Songtsen gampo and Princess Wencheng

In the seventh Century, Ki tson Long tsang was a very powerful King of the Tou fan. He have had webbed hands and feet, a deformed face and odd skin. He took the throne when he was only thirteen after his father was poisoned by the rebells. The book The Holder of the White Lotus says that he was the reincarnation of the Avalokiteshvara Buddha, of whom the Dalai Lama are similarly believed to be the reincarnation.

Ki tson possessed a vast tract of land. He had even several little tributary kings, to whom he sent patents and golden seals. He was desirous to contract an alliance with China, in the Time of the Emperor Tai tsong of the Dynasty of Tang, one of the greatest Princes that ever enjoyed this monarchy. He sent him a celebrated embassy, with huge presents which include a golden Goose, seven feet high. Tai tsong was pleased with this politeness, and the ambassadors were received and dismissed with the greatest marks of honour and distinction.

Ki tson upon this Encouragement sent a second embassy, to demand a Princess of the Imperial Family for himself. The Emperor’s Council thought this a very bold proposition, and rejected it with scorn, without deigning to take it into consideration.

Then Ki Tson came at the Head of 200,000 men to demand the Princess, and having defeated several tributary princes of China who opposed his passage, he penetrated to the frontiers of the Province of Chensi, where the Emperor then kept his Court. The Imperial Council depended on the resistance of there Princes, because a numerous army could pass no other Way. After these first actions of his victorious army, Long tsang sent one of his officers with a proud and haughty letter to the Emperor of Tang; he demanded that the Princess should be immediately given him, with a certain quantity of gold, silver and silks, which was due, as he said, to a spouse of an Imperial Princess, who came to receive her in person with so much pomp and magnificence. The Emperor being offended at this demand, sent orders immediately to assemble the troops on the frontiers; and to give them time for it, he amused the envoy with great hopes, by treating and giving him every day new entertainments. But as soon as he heard that the army was ready to march, he shamefully dismissed the envoy, without giving him an answer to the letter of the King his Master.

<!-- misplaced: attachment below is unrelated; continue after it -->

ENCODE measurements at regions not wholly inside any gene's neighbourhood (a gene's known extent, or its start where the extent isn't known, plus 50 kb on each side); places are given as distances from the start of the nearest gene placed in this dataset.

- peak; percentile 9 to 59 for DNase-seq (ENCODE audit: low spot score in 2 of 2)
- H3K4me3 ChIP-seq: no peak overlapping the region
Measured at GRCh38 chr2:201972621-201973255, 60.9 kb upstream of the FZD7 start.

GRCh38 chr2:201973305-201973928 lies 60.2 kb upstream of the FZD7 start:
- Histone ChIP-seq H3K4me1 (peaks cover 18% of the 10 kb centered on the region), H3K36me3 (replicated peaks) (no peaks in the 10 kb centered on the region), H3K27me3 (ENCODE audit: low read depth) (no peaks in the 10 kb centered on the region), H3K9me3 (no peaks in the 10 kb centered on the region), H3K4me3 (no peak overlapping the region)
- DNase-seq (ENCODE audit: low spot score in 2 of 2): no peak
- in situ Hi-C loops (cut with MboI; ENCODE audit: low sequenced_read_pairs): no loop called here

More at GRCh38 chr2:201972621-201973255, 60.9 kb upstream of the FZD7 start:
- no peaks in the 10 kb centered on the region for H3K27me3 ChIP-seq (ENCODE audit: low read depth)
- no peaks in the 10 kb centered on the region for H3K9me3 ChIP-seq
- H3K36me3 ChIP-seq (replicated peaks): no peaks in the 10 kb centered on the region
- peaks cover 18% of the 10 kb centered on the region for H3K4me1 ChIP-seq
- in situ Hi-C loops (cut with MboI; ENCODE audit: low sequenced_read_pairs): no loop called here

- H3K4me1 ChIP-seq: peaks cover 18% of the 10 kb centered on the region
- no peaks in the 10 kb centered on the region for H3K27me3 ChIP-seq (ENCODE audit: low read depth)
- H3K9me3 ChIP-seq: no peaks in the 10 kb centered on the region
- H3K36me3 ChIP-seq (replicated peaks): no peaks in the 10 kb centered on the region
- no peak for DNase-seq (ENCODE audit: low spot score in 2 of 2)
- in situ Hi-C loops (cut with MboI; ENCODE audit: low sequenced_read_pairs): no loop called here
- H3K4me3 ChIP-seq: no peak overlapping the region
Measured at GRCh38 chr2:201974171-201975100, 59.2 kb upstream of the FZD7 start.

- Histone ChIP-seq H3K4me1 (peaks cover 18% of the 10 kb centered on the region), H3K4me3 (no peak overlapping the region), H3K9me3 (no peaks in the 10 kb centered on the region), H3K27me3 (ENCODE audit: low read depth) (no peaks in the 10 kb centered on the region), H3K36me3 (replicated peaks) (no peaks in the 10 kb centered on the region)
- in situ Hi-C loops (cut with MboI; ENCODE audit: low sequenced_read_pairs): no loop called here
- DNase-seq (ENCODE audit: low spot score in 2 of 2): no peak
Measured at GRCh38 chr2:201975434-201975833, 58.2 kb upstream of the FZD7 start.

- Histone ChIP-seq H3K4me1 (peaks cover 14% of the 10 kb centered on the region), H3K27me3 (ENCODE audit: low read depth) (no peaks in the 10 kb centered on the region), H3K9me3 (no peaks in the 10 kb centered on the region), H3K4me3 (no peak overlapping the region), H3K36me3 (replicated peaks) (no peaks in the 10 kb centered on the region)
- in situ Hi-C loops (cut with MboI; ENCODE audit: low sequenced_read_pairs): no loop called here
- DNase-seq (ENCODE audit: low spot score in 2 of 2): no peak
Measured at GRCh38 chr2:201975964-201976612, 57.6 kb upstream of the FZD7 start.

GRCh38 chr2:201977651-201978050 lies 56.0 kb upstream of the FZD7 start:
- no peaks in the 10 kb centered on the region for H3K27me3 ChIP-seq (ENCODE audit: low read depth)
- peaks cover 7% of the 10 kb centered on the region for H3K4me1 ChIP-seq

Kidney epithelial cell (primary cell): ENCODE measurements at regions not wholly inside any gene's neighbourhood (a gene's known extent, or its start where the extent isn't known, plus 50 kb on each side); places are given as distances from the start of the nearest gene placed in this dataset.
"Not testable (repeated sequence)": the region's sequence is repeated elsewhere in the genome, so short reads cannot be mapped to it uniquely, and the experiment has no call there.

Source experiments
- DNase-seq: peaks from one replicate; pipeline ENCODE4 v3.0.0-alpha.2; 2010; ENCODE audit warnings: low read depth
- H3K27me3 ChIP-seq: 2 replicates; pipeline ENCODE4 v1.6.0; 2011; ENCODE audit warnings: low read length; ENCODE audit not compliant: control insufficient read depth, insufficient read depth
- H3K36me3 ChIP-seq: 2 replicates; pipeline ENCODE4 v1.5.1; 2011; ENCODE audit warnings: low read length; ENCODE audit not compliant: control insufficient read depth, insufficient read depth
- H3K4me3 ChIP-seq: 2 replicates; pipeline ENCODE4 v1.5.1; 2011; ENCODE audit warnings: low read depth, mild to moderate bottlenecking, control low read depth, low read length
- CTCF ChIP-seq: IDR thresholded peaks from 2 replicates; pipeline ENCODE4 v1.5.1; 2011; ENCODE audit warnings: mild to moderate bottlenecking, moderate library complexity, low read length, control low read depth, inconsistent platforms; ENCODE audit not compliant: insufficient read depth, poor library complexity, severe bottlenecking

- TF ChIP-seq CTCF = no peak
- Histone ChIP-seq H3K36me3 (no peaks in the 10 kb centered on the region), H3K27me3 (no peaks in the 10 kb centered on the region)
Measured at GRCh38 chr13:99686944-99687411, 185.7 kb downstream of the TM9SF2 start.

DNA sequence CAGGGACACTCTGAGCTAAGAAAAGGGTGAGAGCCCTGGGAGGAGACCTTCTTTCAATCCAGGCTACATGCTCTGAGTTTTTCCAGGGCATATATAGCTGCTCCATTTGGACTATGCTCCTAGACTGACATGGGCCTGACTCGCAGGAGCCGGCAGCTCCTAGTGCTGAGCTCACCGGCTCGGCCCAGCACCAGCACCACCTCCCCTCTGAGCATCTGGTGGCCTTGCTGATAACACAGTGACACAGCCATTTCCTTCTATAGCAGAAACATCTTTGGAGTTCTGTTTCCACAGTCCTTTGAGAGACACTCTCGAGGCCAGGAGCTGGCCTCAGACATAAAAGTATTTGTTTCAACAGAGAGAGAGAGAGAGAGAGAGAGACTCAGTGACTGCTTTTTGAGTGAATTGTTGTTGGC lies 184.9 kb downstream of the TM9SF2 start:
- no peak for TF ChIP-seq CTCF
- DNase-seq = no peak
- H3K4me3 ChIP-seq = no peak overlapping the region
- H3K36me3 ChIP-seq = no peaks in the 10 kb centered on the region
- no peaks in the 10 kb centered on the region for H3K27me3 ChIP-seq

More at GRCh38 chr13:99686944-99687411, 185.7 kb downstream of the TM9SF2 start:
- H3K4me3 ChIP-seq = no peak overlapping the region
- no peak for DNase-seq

The General set out at the same time, and immediately after he arrived at the army, he attacked the army of Long tsang, and gained the victory. The loss was not so great on the Prince’s part, but that he found himself in a condition to give his enemy some uneasiness after he had rallied his men. Therefore as he promised to retire if the Princess was sent to him with an equipage suitable to her dignity, the Emperor’s Council was of opinion that he should give his consent.

The Princess Wen Cheng was conducted in a pompous manner, and after the ceremonies of the wedding Long tsang retired, and became a faithful ally. He was even of service to the Empire on several occasions; the principal was, when the General Alena usurped a tributary Kingdom of China. Long tsang assisted the Emperor’s general with all his forces, he fought himself in person, and had a great share in the victory by killing the rebel Alena.

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